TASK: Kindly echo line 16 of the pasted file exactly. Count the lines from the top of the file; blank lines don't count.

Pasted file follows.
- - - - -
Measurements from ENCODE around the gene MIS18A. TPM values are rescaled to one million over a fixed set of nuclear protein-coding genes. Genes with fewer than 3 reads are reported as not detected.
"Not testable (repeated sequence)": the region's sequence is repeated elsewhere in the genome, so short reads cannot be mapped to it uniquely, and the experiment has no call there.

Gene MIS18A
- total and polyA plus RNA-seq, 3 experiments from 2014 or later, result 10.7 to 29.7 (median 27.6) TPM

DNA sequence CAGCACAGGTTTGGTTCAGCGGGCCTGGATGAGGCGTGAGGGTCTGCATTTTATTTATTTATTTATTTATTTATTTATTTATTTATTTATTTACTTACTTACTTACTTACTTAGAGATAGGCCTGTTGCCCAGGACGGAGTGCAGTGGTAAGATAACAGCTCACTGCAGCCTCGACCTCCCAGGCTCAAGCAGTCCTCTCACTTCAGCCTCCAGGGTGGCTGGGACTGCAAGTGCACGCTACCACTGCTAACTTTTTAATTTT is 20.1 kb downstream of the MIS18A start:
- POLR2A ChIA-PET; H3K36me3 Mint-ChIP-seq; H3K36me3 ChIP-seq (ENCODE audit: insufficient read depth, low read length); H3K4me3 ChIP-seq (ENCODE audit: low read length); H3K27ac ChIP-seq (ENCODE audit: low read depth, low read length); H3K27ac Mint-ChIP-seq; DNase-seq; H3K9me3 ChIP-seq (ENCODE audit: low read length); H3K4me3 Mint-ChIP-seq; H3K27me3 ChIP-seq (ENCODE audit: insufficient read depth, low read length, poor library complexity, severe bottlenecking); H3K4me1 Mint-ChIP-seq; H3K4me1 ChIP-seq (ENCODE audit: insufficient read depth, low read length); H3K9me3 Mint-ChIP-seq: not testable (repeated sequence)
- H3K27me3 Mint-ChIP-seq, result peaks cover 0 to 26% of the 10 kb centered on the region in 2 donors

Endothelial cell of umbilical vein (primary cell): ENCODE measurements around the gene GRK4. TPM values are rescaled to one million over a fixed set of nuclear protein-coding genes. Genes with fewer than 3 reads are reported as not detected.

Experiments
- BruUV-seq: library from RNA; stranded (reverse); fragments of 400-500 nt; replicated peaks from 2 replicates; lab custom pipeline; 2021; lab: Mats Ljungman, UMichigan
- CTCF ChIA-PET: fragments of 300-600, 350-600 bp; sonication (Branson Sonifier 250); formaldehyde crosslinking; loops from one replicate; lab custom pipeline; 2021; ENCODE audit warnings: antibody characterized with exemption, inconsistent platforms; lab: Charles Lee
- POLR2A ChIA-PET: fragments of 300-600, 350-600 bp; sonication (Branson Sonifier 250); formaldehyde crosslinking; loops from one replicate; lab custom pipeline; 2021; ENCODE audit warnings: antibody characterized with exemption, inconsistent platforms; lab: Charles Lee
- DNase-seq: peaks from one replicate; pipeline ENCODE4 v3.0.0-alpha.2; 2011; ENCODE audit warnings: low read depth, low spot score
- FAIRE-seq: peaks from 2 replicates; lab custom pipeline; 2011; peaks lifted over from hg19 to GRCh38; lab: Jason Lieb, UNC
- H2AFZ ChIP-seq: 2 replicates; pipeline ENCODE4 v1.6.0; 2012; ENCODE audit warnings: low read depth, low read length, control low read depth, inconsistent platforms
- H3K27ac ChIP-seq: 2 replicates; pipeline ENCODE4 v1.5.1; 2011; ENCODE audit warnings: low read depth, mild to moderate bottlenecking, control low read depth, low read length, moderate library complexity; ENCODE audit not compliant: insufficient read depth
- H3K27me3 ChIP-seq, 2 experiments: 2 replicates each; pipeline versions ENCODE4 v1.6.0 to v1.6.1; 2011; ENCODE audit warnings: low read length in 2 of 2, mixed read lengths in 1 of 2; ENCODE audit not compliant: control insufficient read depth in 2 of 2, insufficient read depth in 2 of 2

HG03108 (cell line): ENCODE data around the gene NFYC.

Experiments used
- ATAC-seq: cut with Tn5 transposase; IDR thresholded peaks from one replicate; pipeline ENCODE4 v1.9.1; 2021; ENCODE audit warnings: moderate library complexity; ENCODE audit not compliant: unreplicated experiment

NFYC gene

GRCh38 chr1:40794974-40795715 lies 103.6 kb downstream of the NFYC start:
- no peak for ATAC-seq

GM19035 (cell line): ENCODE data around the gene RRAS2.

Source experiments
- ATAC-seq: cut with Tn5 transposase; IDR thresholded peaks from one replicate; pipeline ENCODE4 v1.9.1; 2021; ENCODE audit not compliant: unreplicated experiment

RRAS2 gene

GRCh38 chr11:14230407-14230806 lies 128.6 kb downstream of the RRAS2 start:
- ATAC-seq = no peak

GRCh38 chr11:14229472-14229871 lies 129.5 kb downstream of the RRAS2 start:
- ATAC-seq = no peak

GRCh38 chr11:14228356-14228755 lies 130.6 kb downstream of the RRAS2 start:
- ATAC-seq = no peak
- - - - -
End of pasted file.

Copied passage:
- H3K27ac ChIP-seq: 2 replicates; pipeline ENCODE4 v1.5.1; 2011; ENCODE audit warnings: low read depth, mild to moderate bottlenecking, control low read depth, low read length, moderate library complexity; ENCODE audit not compliant: insufficient read depth